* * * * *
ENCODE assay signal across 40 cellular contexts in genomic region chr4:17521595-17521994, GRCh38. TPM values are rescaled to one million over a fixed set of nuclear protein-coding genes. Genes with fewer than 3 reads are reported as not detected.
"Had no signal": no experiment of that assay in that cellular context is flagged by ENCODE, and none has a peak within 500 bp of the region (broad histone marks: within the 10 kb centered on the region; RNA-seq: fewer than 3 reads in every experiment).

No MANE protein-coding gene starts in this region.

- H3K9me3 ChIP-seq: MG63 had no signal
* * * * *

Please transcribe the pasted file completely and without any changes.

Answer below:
ENCODE assay signal across 40 cellular contexts in genomic region chr4:17521595-17521994, GRCh38. TPM values are rescaled to one million over a fixed set of nuclear protein-coding genes. Genes with fewer than 3 reads are reported as not detected.
"Had no signal": no experiment of that assay in that cellular context is flagged by ENCODE, and none has a peak within 500 bp of the region (broad histone marks: within the 10 kb centered on the region; RNA-seq: fewer than 3 reads in every experiment).

No MANE protein-coding gene starts in this region.

- H3K9me3 ChIP-seq: MG63 had no signal